This narrative makes no mention of either the structural conditions under which China and India embraced pro-market reforms or the pathways each traverses. It merely uses the two to illustrate its case for good and bad policymaking. We lay out these structural conditions, which provide a better basis for comparison, since this studied silence shapes how similarities and differences in their trajectories can be read.

It is a common perception among many observers that China embraced neoliberalism through enduring authoritarianism, whereas authoritarian tendencies in India, institutionalised during the internal Emergency in the mid-1970s, have been steadily undermined by coalition politics, the characteristic feature of India’s thriving democracy. Expressed often as a contrast, this framing makes it difficult to tease out considerable

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commonalities. Even along their different developmental trajectories, India and China share many common features in their reform experience; a comparison that yields quite different lessons from those espoused in the Report. In both cases, during the past two decades and a half, the devolution of fiscal responsibility has financia lised highly politicised processes of spatial competition, in which local elites have enhanced their power in cities that are increasingly hostile to rural migrants. This has undermined the ability of rural migrants to claim rights to urban residence, and to decently paid employment, negatively impacting both their well-being and that of the places they have left.

Fiscal Reform in China

The 1994 fiscal reform in China centra lised much of the revenue collection, yet kept expenditure responsibilities decentralised.9 The main sources of revenue remaining under local governments’ command are land leasing and discretionary control over the hukou regime for migration.10 Over the last two decades, market-oriented reforms and economic growth have dramatically intensified faction-based political struggle in the party, enhancing the role of money in political power. At the individual level, party leaders perceive strong incentives to boost short-term local revenues and to produce visible “image projects” such as the development of infrastructure, often at the cost of the weak and marginalised groups. Such projects enable local party leaders to accumulate some “hard evidence” of political performance, enrich themselves, and accumulate funds to bribe higher level leaders and lubricate political ties. Overall, local party-states enjoy firm control over their jurisdiction and compete with each other. But their mandate comes from the central party rather than from the people in their jurisdiction.11 If we recall in this context that the party state in China has generally been biased against the rural over the last three decades, but for episodic interventions to improve living conditions in the rural areas and attempts to integrate rural migrants better into cities, it would appear that pro-market reforms in China have only gone to reinforce that bias.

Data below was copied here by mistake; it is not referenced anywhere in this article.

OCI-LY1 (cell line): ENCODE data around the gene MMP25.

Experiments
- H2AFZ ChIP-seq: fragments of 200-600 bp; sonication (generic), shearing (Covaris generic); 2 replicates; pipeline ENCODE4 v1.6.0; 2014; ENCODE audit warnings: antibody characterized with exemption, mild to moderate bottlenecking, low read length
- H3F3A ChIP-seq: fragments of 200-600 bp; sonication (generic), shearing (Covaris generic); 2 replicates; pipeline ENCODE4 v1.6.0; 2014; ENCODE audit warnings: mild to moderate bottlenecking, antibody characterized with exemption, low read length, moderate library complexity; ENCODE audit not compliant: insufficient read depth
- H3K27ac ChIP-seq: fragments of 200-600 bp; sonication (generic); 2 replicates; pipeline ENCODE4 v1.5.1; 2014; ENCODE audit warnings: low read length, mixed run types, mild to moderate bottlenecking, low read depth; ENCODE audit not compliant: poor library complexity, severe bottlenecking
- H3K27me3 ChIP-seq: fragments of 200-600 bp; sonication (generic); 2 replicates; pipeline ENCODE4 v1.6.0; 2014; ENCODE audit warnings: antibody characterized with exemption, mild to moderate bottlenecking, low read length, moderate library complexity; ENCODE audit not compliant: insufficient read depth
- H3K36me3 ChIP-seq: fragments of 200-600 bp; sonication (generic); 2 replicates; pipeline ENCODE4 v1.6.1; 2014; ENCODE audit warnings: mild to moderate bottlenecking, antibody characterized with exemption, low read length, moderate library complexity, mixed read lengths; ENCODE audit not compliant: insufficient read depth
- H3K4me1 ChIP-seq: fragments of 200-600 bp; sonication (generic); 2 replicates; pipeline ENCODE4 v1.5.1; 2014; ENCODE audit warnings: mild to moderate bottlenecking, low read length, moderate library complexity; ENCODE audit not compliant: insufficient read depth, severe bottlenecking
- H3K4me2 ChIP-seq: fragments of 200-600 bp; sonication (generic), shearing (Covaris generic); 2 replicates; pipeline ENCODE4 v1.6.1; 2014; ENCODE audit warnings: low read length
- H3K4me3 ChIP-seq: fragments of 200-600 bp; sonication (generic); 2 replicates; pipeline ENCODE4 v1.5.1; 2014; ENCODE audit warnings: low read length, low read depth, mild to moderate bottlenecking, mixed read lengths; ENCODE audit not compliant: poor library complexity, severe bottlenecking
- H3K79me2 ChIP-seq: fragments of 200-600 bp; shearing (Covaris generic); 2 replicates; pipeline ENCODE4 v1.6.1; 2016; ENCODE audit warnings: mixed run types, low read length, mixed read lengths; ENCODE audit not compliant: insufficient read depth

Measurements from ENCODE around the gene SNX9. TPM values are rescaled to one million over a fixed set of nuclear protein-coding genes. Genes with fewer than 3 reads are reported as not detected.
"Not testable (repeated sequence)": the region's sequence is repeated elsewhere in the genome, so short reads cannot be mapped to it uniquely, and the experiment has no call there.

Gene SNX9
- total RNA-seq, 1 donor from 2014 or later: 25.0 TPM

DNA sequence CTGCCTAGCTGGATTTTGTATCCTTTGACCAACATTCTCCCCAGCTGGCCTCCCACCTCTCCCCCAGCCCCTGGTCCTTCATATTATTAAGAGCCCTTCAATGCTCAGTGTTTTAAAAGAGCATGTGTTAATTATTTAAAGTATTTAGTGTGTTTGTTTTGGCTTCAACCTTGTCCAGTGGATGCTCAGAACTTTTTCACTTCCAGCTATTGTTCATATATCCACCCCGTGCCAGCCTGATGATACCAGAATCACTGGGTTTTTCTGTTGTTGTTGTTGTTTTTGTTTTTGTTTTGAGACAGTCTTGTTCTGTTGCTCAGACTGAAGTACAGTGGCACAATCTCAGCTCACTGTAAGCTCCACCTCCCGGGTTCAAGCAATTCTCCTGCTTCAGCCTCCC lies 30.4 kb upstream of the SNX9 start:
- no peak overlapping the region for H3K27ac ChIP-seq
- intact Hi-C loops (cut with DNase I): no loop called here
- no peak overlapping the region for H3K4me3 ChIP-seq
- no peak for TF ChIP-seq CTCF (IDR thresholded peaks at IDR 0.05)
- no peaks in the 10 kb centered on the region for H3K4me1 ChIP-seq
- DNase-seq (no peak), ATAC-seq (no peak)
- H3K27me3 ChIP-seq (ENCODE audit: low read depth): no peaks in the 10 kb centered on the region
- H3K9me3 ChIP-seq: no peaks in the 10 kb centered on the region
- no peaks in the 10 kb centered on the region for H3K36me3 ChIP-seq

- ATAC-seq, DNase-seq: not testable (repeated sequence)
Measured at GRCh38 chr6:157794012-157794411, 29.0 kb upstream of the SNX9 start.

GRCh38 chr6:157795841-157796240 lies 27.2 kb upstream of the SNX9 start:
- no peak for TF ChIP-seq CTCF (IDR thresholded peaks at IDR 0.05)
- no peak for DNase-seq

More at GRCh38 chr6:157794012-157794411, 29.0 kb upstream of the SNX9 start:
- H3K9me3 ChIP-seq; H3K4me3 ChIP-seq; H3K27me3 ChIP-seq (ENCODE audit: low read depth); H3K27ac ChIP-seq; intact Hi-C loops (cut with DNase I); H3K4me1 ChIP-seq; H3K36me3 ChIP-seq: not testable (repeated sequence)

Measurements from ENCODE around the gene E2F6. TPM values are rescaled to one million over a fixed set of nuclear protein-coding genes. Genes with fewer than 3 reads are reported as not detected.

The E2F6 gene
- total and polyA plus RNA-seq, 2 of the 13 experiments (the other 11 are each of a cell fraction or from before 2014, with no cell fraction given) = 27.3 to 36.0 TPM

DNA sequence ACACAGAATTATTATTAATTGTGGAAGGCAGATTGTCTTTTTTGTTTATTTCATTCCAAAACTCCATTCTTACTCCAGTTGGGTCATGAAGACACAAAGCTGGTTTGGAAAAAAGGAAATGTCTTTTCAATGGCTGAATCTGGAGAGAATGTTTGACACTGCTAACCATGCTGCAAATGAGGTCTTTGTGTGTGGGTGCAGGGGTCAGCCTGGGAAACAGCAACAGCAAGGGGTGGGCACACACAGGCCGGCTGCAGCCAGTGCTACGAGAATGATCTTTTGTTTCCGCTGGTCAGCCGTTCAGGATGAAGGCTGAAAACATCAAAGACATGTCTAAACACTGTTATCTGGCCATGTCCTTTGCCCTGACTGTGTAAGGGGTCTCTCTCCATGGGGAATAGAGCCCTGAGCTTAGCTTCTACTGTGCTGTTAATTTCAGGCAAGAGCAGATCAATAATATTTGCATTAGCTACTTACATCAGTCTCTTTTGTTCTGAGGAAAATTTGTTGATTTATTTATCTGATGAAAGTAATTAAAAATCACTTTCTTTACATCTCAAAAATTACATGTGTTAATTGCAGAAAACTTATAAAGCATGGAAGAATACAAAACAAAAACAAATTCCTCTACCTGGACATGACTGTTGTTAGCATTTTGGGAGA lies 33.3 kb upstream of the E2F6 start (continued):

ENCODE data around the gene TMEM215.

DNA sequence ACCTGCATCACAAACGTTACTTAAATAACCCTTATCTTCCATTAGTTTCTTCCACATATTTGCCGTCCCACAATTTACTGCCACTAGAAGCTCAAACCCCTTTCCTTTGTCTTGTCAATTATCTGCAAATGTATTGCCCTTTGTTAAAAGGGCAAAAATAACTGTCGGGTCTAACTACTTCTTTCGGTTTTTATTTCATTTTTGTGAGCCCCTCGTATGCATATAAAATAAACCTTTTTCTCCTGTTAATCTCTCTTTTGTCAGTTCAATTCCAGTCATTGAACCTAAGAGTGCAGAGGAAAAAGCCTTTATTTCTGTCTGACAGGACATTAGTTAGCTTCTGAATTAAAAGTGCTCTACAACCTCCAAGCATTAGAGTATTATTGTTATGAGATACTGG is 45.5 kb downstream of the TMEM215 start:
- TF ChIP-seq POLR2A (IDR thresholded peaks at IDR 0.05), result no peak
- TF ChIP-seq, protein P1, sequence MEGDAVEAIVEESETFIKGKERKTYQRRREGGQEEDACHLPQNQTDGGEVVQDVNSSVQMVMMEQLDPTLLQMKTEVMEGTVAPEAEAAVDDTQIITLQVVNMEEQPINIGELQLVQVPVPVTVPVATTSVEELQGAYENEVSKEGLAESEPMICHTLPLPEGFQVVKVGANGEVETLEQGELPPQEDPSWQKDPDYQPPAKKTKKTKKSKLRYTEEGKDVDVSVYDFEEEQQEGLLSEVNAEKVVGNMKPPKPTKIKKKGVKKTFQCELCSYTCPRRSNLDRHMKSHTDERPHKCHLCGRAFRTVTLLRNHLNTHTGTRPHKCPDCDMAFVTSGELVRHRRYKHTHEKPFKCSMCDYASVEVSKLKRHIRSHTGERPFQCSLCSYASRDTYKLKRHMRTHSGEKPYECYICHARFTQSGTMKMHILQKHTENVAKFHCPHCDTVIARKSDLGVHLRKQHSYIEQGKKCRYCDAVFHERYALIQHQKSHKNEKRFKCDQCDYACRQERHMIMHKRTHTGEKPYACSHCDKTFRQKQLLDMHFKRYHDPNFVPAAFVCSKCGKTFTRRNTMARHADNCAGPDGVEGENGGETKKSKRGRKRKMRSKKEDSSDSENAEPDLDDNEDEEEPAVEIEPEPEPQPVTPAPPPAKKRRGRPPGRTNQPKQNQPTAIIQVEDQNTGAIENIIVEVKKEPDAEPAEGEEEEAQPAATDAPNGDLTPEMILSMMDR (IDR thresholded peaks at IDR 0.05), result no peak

These tendencies – interregional competition, devolution of fiscal responsibility

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and financialisation of governance and the rise of a new elite from the bureaucratic and political classes are not manifestly diffe rent from the manner in which structures of governance have been reshaped in India. During the late 1960s, municipal govern ments were effectively re-engineered such that executive action, directly accountable to state governments, overrode the elected body. In many instances local elections were simply not held, for several terms. Although state governments became more assertive in their relationship towards the central government during the 1980s, revenue sharing arran gements between states and central govern ments remain heavily biased towards the centre, while the relationship between state governments and municipal bodies is worse. For municipal bodies, the main source of revenue is property tax and an assortment of local taxes. Under such circumstances, financial and political devolution since the 1990s have passed on fiscal responsibility (and vulnerability), first to state governments and then to local bodies, to varying degrees. Further, since 1993, through an initial experimental implementation in select cities under a United States Agency for International Develop ment (USAID)-supported project titled FIRE-D (Financial Insti tutions Reforms Expansion – Debt) followed by system-wide implementation, state and local governments have adopted zero-based budgeting. Under these circumstances, land in India, over which the state has an enormous control, has become commodified. As real estate markets soared, cities have become hostile to permanent migration by workers, while conditions in rural areas have progressively deteriorated as many of the services previously provided by the state were privatised.